An example of LIF is given below for the sentence The Internet will benefit India:
agent(benefit(is\_a(verb)).future, Internet)
object(benefit, India(is\_a(country)))

agent and object are case relationships. is\_a is a semantic net construct to fix the ontology of the words. Thus benefit is specified as a verb and India is specified as a country. This essentially disambiguates the words. .future specifies the tense of the verb.
  Because of the LIF, users of different language will be able to exchange information via this(?) and the internet. This is illustrated in figure

Figure 2: Two users on the internet speaking different languages.

  From the diagram it is clear that the two users- one speaking Hindi and the other speaking Bengali - need not know any language other than his or her own. The user avails of the benefit of the internet in his own language.
  A question that may arise at this stage is why bring in the intermediate form? One could store the documents in Hindi and then a translator could convert Bengali (or any other language) document to or from Hindi. The point, however is that the LIF will have only one interpretation. The representation shall be unambiguous.
  One of the important benefits accruing from this work is that it will lead to the development of a repository of Indian Language Processing tools on the internet. The most important among them is the construction of the Hindi Word Net. This is a huge lexical knowledge base of Hindi words specifying all possible relationships between words. It may be noted that a 'wordnet' package for English already exists and is in very wide use.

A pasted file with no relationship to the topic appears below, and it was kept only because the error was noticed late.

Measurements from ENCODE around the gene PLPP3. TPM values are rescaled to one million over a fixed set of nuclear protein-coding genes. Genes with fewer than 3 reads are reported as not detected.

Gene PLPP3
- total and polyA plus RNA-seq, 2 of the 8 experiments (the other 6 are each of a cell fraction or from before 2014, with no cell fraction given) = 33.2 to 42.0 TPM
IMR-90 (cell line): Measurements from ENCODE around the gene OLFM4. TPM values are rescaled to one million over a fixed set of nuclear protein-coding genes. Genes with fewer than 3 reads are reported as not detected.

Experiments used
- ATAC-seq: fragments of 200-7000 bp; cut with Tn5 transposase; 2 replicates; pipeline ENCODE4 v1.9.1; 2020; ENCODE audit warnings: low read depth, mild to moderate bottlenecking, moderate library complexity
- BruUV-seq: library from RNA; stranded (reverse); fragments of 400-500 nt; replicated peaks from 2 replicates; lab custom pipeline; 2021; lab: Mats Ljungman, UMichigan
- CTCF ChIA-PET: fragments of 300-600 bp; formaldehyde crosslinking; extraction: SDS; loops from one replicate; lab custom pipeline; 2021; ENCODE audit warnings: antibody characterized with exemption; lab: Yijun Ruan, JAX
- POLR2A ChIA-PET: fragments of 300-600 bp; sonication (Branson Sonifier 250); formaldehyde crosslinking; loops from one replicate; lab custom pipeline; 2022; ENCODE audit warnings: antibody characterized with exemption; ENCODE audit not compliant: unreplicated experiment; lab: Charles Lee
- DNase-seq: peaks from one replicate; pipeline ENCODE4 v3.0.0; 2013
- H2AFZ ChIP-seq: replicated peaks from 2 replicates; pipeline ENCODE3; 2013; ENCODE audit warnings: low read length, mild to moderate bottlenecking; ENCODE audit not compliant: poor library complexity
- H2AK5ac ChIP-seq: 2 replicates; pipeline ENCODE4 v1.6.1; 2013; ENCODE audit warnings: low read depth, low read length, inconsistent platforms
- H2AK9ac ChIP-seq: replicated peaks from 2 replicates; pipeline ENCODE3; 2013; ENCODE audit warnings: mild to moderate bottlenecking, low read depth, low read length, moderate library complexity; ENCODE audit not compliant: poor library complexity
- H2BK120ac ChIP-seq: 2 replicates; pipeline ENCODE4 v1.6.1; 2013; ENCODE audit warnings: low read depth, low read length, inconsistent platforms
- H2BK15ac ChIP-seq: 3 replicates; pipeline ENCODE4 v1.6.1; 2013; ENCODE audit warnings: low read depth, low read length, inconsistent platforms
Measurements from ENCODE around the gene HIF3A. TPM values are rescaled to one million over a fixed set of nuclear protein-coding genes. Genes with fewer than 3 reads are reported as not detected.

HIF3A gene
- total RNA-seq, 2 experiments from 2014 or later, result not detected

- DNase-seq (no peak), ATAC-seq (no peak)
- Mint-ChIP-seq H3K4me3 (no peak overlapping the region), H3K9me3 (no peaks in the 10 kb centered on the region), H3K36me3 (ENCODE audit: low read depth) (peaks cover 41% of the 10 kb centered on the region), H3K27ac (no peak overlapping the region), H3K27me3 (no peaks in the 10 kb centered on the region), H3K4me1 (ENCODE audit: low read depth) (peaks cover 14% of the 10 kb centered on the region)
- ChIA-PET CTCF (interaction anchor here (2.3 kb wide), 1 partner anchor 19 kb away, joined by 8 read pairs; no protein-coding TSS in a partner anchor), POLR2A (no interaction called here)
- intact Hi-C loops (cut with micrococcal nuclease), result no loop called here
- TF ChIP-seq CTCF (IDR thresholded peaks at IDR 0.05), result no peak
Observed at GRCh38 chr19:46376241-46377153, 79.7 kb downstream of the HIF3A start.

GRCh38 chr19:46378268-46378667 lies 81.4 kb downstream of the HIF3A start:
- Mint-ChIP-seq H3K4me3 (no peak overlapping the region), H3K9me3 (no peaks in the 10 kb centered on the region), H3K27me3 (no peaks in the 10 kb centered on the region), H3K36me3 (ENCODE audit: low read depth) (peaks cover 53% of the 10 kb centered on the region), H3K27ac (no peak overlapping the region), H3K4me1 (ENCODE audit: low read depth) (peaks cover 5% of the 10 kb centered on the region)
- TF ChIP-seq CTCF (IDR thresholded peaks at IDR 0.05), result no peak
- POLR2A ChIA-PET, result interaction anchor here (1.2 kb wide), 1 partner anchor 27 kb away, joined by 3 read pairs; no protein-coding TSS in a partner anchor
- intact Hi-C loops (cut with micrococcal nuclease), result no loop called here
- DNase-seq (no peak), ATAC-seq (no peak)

Italy, Germany, France and Russia have undertaken the task of lexical knowledge base construction for their languages in a big way. Any work on natural language based information processing is impossible without a 'wordnet' like tool.
  Thus a major objective of the project will be Indian Language Enabled Information Processing on the Internet.
The important steps in realizing this objective are:
  1. Lexical knowledge building- Hindi wordnet, syntax and semantics rich dictionary between Hindi and constructs of the language independent form LIF.
  2. Generator module construction - The tool for generating Hindi sentences from the LIF.
  3. Analyzer module construction - The tool for analyzing Hindi sentences into the form LIF.
  4. Defining and formalizing the Language Independent Form, LIF- Providing the syntax and semantics of the language constructs of LIF and describing the mapping between these and the nouns, adjectives, verbs and adverbs of Hindi, Marathi and Konkani.
  5. Building tools such as a syntax checker for LIF, a viewer for LIF, a human assisted form editor, dictionary building aids, etc.